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Soon the truck arrived and brought us back to the farm for horseback riding. They only had three horses available which was fine as we just wanted the experience for the kids. Cleo and Ian had ridden once before in Uruguay three years earlier but had only vague memories and Spenser had never been on a horse. Unlike in Uruguay the kids were riding on their own which made me a little nervous. The plan was for the guides to lead their horses while we followed on foot. Spenser was uncomfortable on the horse from the get go and after walking a few yards he decided he wanted to get off. We encouraged him to try it a little longer but we felt he was a little young to be riding on his own anyway, so Mei Ling took his place. Spenser and I stayed at the stables and studied some ants which were ferrying little buds down the trunk of a tree.
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Overall we were pleased with Chan Chich although it was probably better suited for middle-aged birdwatchers. It was good practice for future trips to the Amazon and African jungles which I expect to be more challenging in a variety of ways. We filled our gas tank back at the farm and returned to civilization along the same road we had arrived on.

Posted by zzlangerhans 22:24 Archived in Belize Tagged road_trip belize family_travel travel_blog chan_chich Comments (0)

Belize Road Trip: Belize City and Belmopan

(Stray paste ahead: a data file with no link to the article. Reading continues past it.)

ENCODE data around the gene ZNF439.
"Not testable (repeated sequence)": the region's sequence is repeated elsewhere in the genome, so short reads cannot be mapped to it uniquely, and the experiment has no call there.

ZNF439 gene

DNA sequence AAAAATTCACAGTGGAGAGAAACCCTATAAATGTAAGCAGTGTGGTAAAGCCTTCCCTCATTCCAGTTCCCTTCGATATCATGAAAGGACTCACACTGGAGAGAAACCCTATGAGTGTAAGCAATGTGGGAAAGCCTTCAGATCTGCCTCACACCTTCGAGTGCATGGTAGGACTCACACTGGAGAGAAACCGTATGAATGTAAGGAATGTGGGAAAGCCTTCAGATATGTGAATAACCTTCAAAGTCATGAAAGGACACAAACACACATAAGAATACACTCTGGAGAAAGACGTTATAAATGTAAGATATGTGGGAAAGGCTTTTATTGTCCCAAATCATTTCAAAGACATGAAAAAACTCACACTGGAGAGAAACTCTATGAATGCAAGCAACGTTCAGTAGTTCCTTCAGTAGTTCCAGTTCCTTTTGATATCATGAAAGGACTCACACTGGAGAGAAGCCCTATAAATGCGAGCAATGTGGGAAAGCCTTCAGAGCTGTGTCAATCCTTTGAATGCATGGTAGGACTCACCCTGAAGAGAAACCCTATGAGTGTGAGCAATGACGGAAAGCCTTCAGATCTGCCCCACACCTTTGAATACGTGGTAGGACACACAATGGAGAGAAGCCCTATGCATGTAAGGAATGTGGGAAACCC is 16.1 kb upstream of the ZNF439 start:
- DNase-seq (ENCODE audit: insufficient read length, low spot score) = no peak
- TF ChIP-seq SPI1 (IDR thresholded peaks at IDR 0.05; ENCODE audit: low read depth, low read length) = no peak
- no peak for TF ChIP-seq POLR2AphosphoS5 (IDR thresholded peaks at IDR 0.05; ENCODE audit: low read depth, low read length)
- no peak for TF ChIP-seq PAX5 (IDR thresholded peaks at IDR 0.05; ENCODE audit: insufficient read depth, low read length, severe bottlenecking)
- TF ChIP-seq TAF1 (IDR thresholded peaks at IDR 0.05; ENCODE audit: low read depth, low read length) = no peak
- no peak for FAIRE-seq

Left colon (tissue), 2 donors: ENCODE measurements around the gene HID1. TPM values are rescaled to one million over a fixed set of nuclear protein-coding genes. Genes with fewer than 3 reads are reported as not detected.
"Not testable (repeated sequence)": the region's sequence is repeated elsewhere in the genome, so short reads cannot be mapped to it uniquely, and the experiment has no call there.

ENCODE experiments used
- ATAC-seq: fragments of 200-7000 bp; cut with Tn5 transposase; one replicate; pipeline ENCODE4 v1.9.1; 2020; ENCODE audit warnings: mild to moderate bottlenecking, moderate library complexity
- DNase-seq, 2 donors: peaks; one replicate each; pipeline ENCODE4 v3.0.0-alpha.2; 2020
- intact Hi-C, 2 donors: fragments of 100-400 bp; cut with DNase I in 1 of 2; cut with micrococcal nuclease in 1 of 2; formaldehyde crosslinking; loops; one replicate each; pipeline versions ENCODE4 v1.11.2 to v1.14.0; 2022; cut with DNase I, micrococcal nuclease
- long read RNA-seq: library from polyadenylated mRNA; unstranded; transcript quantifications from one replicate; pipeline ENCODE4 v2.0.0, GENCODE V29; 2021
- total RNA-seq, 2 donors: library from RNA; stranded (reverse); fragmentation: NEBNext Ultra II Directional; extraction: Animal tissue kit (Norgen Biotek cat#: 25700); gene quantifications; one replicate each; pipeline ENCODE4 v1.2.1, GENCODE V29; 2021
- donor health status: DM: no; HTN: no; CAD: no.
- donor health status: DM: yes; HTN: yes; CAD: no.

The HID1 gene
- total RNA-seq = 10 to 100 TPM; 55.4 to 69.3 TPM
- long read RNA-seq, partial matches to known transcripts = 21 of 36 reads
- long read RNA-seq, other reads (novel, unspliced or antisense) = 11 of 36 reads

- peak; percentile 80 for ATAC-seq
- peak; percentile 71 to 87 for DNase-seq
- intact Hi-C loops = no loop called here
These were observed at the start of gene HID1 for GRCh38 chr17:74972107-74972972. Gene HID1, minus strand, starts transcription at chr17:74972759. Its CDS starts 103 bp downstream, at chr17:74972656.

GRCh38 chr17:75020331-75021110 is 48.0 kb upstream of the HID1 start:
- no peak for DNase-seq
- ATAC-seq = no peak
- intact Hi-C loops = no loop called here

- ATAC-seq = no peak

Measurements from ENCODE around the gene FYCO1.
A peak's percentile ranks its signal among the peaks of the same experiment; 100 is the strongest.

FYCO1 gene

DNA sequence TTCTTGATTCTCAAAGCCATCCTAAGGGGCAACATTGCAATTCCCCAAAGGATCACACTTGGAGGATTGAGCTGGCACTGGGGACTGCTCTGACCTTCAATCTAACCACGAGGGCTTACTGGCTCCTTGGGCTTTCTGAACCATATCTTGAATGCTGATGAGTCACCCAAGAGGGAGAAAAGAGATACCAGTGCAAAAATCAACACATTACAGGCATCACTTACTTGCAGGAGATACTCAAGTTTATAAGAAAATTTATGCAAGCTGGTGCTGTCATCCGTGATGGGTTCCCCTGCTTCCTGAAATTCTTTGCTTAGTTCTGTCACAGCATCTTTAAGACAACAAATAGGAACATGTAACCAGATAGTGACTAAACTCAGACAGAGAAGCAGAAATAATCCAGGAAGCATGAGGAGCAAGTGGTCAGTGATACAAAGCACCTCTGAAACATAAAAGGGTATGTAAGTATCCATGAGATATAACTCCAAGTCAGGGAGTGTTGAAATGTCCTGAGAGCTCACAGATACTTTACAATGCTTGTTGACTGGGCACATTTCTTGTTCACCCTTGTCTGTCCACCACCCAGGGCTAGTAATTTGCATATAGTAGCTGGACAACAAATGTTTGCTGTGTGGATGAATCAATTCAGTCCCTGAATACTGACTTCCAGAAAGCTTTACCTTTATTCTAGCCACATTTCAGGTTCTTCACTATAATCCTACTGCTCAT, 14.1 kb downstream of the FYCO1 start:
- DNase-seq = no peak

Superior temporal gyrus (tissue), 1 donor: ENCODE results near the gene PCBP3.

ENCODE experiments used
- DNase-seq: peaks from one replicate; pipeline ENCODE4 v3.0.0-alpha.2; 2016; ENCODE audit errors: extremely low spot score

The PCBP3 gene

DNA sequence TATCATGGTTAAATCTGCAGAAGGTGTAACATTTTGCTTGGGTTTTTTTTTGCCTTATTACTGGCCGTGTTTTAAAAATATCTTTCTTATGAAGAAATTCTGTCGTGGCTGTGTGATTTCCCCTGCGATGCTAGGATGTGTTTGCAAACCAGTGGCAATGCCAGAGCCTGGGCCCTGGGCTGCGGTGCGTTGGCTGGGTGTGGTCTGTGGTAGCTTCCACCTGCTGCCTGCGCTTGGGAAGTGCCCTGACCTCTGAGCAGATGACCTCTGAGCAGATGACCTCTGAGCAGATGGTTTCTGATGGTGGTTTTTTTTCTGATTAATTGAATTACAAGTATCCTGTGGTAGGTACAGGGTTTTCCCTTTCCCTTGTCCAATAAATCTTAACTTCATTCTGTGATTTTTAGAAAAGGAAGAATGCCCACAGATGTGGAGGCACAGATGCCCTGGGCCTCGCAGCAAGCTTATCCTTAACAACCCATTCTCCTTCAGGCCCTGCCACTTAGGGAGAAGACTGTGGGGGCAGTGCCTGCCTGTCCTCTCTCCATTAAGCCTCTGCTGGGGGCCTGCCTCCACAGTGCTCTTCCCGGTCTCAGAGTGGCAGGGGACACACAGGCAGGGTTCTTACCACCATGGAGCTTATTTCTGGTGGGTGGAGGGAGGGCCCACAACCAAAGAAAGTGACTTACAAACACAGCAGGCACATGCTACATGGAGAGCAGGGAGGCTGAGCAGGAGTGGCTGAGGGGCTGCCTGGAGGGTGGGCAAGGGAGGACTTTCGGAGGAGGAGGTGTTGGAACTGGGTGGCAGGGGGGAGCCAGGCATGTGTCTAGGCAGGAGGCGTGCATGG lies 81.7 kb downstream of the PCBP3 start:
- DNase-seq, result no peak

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From 2014 through 2020 we had been traveling every single time we got an opportunity. Once the kids were in grade school we were limited to their vacations but that still gave us three opportunities a year and we never missed one. Then COVID-19 came along after we'd already planned our 2020 spring break trip to Belize and Guatemala. I kept the possibility open to the last minute but eventually the risk of flying seemed to be too high and we canceled. I think if our departure was scheduled two weeks earlier we would have gone for it. After spring break, every new school vacation was met with another wave of COVID and the summer and winter breaks passed by without any travel as well. Finally in 2021 I was vaccinated and cases were finally on the decline. Belize had gone though a nasty wave themselves but through closed borders and diligent observance of infectious control measures they had virtually eliminated their epidemic. They had now reopened the country to air travel although the land border with Guatemala was still closed. We wouldn't be able to include the leg to Lago Peten Itza but that still left a week's worth of activities in Belize that we had deferred from the previous year. We were fortunate in that the place we had plans to travel in was now one of the safest countries on earth with respect to COVID.